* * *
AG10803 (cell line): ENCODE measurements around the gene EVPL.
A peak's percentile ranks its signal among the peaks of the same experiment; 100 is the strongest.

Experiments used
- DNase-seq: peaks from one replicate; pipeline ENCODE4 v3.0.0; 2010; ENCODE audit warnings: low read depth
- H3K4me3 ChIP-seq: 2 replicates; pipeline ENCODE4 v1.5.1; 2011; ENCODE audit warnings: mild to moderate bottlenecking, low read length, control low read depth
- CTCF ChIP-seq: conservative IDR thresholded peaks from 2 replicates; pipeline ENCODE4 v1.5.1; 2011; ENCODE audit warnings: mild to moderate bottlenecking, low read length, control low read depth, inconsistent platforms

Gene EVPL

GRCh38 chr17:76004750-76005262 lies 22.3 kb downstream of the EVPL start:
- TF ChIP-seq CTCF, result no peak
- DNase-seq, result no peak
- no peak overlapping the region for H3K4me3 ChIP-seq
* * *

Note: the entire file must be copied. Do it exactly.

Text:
AG10803 (cell line): ENCODE measurements around the gene EVPL.
A peak's percentile ranks its signal among the peaks of the same experiment; 100 is the strongest.

Experiments used
- DNase-seq: peaks from one replicate; pipeline ENCODE4 v3.0.0; 2010; ENCODE audit warnings: low read depth
- H3K4me3 ChIP-seq: 2 replicates; pipeline ENCODE4 v1.5.1; 2011; ENCODE audit warnings: mild to moderate bottlenecking, low read length, control low read depth
- CTCF ChIP-seq: conservative IDR thresholded peaks from 2 replicates; pipeline ENCODE4 v1.5.1; 2011; ENCODE audit warnings: mild to moderate bottlenecking, low read length, control low read depth, inconsistent platforms

Gene EVPL

GRCh38 chr17:76004750-76005262 lies 22.3 kb downstream of the EVPL start:
- TF ChIP-seq CTCF, result no peak
- DNase-seq, result no peak
- no peak overlapping the region for H3K4me3 ChIP-seq